Quantum many-body systems are at the core of current interest both in experimental as well as in theoretical physics, since a better understanding of these systems bears a large potential for technology and applications. Table-top sources of coherent X-ray light from strongly driven gases of atoms might become available in near future. Highly accurate gravimeters are being constructed using the coherence of matter waves. Petahertz electronics is at reach based on the driving of currents in dielectrics by femtosecond laser pulses. All these applications share that the underlying effects originate from or exploit non-equilibrium quantum matter. Many novel experimental tools are being developed that allow for unprecedented driving for example by strong and ultrashort laser pulses, by bichromatic fields, or by structured light, and are being used to explore new effects and applications.

Exact theoretical description not possible

At the same time, theoretical tools to describe these systems are lagging behind those available for systems at rest. In our research, we address exactly this discrepancy. We use and develop novel theoretical approaches to describe quantum systems out of equilibrium. Starting point of our investigations into non-equilibrium quantum matter is the many-body time-dependent Schrödinger equation. The complexity of this equation increases exponentially with the number of particles in the system. It thus cannot be solved numerically exactly except for the simplest systems consisting of just a few particles. A simple estimate shows that storing the wavefunction of, e.g. , the lithium atom with reasonable resolution would exceed the storage capacity of current supercomputers not to mention performing calculations with it. One way around is to avoid the wave function and use a reduced object such as the particle density. The time-dependent density functional theory, e.g., follows these lines by using the particle density as the fundamental object. However, it suffers from unknown energy functionals because quantum correlations cannot be easily taken into account. We have developed a time-dependent quantum many-body approach that uses the two-particle reduced density matrix instead. In this way all two-particle correlations are incorporated. Since all fundamental interactions can be regarded as pairwise interactions, two-body correlations are the most important ones. With the new method, we were able to solve a wide variety of problems ranging from the multi-electron dynamics of atoms driven by strong and ultrashort pulses to quench dynamics of ultracold atoms in optical lattices.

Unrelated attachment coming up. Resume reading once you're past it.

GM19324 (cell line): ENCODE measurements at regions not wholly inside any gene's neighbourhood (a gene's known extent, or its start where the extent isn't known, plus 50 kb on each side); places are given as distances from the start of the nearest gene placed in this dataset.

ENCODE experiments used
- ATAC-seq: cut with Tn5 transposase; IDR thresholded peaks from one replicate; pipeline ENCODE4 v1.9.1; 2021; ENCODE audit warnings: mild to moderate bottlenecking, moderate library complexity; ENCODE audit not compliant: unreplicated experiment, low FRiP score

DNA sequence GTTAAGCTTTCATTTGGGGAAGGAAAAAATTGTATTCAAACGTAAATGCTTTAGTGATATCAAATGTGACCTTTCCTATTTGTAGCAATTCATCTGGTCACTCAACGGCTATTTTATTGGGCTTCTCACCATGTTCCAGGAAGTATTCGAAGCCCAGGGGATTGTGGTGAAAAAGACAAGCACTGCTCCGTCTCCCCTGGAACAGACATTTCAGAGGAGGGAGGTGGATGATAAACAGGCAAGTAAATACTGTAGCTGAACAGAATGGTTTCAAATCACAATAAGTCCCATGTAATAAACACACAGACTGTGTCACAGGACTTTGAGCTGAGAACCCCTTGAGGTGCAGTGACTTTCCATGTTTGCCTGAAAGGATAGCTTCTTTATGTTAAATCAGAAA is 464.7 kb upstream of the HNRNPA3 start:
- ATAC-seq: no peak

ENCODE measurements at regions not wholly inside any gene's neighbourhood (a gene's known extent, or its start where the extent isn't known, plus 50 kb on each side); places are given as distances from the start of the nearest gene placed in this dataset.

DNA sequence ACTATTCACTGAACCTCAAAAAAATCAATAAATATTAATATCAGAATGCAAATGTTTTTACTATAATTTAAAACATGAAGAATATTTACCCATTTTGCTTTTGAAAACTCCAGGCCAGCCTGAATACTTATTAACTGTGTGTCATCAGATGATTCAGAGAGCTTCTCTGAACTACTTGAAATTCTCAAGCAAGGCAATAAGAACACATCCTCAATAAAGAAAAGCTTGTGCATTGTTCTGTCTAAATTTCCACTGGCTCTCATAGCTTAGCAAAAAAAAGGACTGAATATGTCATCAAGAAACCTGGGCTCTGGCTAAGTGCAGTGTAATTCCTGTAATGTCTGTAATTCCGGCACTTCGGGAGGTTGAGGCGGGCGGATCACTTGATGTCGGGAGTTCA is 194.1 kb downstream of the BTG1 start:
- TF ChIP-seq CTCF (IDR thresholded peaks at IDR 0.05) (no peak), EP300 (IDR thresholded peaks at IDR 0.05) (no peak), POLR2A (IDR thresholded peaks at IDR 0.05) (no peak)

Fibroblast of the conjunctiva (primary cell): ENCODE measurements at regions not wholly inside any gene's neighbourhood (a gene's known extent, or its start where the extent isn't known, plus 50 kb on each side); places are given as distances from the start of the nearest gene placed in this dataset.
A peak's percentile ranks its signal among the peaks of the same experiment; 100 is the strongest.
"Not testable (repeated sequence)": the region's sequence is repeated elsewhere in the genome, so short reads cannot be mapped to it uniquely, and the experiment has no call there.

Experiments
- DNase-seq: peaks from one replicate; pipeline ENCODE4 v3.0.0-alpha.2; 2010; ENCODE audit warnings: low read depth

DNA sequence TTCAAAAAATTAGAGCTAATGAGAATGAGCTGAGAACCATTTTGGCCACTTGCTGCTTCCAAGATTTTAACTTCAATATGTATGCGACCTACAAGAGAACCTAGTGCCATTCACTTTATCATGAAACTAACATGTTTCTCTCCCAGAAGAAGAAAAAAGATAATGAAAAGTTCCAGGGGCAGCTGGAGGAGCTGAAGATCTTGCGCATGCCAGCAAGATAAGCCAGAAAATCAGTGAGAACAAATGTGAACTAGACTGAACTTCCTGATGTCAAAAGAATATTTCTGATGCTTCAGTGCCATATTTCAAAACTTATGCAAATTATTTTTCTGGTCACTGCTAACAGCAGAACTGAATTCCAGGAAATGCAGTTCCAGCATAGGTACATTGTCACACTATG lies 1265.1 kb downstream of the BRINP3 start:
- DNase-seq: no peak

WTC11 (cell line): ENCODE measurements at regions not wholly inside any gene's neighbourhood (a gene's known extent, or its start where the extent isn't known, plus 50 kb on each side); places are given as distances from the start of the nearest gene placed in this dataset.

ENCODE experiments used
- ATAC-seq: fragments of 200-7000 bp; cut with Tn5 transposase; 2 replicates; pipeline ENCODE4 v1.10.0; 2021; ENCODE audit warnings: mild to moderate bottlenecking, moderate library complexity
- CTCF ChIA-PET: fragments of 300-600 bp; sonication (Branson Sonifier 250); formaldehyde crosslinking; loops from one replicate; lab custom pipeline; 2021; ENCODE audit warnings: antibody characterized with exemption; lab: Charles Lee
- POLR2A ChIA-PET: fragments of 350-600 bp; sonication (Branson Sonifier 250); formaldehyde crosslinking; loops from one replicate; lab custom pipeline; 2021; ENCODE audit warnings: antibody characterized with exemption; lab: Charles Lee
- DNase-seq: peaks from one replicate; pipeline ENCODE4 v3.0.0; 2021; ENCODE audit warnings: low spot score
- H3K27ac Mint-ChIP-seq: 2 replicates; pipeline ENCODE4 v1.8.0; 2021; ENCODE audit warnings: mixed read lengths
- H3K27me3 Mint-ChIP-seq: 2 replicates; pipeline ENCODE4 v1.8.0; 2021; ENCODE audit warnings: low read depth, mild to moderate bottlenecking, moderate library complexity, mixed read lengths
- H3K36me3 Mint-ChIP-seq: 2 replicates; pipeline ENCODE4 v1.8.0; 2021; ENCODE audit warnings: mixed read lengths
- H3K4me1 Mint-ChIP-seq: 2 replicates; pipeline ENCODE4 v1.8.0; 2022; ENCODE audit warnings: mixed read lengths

I. Hunger-Brezinova, opens an external URL in a new window